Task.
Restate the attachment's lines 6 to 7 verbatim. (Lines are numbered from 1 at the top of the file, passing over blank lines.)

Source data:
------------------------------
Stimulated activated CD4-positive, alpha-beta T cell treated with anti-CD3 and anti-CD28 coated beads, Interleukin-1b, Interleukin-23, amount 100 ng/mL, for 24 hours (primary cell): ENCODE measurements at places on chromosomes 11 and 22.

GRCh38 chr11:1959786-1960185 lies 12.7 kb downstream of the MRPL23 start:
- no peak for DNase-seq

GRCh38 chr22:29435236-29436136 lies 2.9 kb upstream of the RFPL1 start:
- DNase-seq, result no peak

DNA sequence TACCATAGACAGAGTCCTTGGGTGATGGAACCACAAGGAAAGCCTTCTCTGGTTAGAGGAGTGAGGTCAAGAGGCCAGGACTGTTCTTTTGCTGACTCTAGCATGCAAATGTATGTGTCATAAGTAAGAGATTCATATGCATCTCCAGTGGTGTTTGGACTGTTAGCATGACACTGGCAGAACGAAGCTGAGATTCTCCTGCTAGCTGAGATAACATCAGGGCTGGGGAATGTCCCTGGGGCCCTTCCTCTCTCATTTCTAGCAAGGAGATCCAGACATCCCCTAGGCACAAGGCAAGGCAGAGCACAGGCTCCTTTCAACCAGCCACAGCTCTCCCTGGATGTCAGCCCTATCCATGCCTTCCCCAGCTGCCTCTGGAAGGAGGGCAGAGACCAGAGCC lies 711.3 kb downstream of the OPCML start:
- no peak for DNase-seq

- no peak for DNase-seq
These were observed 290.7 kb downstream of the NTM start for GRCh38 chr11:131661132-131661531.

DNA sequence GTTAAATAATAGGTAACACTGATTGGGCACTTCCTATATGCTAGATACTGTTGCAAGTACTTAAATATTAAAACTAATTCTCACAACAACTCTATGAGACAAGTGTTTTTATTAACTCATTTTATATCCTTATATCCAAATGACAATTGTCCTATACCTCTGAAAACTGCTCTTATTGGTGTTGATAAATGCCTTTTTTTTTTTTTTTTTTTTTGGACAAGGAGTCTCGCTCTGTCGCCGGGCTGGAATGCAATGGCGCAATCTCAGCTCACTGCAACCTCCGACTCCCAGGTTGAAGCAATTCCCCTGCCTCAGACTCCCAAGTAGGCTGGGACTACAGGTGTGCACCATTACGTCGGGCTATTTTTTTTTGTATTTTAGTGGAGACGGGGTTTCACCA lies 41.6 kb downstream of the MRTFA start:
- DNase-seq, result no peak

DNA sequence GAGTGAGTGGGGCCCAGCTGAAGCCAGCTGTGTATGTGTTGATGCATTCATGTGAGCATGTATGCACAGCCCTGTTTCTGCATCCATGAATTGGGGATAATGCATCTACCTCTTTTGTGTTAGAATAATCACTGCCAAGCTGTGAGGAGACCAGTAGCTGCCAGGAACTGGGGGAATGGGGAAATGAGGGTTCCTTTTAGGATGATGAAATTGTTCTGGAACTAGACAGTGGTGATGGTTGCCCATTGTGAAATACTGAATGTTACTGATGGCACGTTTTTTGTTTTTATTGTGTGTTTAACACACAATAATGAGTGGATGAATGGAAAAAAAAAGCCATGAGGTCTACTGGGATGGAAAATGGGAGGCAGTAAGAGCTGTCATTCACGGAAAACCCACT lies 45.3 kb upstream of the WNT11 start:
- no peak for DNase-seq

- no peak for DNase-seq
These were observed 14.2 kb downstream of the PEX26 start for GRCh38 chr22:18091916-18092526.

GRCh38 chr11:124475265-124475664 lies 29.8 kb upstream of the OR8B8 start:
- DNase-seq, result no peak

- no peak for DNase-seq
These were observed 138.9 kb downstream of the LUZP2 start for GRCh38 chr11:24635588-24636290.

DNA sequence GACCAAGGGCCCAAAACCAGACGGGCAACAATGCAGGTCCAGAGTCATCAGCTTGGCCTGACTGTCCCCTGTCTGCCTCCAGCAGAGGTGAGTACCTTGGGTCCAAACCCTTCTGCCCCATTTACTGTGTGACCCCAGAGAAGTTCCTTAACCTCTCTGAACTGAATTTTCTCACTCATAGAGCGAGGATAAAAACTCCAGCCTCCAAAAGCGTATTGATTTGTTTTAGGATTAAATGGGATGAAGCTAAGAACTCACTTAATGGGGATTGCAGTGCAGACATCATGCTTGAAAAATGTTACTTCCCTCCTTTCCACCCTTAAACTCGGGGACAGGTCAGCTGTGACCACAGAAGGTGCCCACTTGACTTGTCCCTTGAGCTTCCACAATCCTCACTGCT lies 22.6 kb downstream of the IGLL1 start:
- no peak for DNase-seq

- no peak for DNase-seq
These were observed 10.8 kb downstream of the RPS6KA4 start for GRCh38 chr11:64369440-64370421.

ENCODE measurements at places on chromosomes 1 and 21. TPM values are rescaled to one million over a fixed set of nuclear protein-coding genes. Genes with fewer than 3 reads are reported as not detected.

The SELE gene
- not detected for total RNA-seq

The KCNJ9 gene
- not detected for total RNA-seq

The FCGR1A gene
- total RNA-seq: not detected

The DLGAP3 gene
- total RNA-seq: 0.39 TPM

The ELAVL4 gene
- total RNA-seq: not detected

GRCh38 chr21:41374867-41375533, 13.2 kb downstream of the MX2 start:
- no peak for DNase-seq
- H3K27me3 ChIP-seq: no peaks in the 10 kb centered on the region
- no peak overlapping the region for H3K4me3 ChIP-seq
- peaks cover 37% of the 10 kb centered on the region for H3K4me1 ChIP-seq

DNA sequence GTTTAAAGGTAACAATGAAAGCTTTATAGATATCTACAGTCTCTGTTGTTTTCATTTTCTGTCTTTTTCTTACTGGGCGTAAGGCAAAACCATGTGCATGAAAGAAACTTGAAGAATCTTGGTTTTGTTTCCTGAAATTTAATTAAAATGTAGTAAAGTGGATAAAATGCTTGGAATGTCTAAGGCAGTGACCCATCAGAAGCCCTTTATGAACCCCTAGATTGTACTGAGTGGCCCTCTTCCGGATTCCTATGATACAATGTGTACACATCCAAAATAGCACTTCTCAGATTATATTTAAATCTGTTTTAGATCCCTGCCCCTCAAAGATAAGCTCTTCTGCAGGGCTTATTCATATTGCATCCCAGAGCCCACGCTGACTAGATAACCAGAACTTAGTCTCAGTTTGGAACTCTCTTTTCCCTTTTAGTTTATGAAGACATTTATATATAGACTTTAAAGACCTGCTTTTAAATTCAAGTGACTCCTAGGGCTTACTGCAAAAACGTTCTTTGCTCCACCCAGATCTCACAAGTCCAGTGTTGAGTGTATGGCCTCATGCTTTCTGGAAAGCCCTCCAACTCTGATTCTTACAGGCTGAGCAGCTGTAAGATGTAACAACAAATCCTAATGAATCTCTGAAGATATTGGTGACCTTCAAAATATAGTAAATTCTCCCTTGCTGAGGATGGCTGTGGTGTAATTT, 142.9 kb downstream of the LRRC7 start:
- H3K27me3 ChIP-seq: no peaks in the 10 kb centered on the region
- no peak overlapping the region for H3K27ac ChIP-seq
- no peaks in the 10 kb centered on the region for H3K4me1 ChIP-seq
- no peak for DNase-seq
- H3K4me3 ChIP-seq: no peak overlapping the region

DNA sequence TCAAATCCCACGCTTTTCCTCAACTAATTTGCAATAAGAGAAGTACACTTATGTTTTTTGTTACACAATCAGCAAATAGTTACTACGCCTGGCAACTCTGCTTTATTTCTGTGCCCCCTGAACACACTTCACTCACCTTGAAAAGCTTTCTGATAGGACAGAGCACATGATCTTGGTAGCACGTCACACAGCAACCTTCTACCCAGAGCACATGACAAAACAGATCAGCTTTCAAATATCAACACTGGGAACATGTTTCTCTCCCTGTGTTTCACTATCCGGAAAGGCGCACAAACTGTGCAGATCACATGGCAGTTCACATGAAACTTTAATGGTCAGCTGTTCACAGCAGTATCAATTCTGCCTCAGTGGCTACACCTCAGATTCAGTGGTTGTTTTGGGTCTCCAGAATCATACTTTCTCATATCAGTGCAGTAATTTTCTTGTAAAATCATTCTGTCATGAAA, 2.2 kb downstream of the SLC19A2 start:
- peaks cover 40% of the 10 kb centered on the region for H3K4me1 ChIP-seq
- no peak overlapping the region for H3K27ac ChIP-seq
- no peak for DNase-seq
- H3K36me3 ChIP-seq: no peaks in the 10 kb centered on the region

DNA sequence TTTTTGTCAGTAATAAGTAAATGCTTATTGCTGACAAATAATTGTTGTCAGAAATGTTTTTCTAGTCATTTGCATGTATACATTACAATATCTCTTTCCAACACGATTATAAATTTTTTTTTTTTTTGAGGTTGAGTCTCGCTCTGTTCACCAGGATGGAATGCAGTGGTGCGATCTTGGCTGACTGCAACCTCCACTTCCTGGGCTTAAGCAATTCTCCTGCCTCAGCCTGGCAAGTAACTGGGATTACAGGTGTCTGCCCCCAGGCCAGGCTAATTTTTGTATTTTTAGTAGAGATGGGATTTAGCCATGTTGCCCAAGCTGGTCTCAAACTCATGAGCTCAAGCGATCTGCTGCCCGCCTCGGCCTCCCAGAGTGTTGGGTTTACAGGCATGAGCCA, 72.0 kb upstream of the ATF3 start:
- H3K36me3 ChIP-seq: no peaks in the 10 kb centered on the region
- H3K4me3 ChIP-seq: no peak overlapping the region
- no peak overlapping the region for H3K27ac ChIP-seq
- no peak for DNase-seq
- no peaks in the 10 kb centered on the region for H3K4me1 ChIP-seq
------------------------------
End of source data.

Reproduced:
DNA sequence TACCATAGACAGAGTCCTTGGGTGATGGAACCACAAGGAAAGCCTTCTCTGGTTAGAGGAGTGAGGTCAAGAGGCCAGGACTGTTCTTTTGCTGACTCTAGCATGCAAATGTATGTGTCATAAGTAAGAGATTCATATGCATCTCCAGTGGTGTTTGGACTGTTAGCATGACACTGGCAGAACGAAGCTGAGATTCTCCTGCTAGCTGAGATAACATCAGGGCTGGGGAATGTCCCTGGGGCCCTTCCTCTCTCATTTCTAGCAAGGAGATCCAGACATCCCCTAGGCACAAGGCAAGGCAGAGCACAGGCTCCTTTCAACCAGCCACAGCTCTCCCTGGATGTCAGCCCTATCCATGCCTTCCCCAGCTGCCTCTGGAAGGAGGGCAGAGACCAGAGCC lies 711.3 kb downstream of the OPCML start:
- no peak for DNase-seq